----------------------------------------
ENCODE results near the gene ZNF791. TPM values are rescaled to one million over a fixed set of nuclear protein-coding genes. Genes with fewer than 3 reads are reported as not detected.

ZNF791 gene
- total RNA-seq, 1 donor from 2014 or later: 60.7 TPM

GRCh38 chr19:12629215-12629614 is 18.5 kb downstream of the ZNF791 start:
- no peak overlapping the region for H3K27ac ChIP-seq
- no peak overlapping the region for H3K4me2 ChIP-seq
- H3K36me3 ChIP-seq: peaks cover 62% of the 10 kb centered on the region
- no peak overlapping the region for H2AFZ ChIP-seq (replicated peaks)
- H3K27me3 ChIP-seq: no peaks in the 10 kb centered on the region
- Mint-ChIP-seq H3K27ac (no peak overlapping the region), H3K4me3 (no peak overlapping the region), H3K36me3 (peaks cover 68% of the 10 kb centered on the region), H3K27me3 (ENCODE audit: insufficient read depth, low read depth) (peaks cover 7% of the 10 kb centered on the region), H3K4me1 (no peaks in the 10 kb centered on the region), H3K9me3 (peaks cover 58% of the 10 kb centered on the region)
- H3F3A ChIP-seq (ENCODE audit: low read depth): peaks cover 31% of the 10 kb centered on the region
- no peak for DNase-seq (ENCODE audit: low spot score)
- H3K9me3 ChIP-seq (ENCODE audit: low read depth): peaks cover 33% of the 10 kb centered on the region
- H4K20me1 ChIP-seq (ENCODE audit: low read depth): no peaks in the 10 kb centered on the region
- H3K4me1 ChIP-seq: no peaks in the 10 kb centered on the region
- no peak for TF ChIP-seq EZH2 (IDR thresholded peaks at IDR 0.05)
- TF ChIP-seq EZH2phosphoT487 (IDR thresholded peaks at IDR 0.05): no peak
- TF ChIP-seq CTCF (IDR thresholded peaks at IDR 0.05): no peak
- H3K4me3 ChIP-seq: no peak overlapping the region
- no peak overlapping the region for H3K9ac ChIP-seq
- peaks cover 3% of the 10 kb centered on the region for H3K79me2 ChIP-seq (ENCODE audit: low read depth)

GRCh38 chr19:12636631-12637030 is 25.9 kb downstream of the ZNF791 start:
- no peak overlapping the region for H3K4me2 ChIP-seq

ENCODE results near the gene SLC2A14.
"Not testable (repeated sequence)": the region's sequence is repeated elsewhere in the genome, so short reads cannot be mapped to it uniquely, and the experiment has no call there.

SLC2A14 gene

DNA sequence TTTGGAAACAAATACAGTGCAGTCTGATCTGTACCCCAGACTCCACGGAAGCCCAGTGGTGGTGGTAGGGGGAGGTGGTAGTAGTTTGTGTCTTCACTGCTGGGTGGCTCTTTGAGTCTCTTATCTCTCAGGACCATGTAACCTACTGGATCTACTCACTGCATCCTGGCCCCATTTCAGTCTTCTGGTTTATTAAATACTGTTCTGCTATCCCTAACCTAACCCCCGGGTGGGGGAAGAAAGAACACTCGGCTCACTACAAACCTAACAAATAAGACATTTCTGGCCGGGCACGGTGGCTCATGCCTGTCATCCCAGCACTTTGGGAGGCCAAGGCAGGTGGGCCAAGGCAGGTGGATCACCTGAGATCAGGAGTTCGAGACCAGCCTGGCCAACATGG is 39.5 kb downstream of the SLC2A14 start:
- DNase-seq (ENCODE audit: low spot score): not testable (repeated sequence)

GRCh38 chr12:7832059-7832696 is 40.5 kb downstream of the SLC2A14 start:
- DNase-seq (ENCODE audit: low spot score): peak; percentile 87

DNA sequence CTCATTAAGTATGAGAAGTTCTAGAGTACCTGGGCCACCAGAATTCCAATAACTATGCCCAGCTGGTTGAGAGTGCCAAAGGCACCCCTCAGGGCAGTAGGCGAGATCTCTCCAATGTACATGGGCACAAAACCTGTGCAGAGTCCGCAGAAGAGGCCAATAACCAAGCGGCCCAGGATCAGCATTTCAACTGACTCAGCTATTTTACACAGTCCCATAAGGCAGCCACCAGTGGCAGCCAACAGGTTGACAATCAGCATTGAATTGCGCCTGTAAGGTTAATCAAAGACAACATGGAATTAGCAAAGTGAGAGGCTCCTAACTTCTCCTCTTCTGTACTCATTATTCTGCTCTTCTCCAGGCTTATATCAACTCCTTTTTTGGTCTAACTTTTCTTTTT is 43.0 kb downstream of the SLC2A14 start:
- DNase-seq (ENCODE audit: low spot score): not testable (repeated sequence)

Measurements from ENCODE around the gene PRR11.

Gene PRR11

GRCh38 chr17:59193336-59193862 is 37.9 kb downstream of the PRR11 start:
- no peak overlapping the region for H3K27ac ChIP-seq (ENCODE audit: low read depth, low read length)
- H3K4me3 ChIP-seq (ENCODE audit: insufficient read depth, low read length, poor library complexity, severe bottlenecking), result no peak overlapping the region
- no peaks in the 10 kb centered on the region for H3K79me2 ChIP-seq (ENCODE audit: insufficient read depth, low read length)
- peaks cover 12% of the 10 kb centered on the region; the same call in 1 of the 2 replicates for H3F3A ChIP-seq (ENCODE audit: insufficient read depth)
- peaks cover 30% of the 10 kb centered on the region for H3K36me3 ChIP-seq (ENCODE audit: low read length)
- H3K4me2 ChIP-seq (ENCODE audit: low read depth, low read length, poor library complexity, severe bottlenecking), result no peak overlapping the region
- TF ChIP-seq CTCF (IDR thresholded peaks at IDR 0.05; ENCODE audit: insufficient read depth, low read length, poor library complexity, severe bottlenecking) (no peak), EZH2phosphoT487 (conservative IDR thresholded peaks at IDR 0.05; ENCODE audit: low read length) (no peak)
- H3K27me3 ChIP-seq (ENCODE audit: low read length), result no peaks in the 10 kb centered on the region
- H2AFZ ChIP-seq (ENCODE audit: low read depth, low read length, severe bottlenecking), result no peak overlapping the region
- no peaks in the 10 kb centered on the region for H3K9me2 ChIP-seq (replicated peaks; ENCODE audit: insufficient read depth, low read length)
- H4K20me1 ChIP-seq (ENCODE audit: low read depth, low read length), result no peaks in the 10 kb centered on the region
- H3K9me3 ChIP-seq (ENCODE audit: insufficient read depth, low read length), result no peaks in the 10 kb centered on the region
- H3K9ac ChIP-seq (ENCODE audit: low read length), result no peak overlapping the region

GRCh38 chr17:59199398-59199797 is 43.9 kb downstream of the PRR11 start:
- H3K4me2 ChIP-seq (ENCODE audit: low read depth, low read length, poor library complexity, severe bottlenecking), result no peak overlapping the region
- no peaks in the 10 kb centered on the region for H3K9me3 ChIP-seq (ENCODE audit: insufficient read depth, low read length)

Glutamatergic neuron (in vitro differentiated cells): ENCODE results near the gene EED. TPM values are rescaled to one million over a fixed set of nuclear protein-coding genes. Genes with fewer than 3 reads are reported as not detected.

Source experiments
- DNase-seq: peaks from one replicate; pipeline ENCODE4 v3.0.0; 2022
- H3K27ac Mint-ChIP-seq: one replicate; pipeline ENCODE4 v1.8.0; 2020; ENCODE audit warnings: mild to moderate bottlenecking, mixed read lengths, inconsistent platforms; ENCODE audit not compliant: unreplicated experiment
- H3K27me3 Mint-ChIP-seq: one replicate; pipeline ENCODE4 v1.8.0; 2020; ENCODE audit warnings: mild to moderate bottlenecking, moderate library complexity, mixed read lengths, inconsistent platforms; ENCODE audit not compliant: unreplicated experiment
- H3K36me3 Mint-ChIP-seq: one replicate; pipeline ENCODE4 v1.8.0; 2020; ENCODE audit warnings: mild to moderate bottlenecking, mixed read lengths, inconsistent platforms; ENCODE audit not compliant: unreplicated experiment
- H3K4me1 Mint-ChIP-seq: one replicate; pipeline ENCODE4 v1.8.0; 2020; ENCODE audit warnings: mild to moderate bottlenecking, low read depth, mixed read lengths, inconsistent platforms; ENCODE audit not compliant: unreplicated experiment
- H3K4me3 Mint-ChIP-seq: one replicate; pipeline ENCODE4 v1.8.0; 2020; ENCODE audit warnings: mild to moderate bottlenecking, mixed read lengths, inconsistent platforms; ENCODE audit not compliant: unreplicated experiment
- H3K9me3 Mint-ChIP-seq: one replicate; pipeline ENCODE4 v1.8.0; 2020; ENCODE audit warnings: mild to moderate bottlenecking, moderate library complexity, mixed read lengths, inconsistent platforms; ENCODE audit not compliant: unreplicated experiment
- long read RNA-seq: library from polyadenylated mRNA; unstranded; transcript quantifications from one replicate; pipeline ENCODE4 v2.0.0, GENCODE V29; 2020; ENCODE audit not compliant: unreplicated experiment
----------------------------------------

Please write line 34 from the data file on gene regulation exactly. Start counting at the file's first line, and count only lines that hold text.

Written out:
Gene PRR11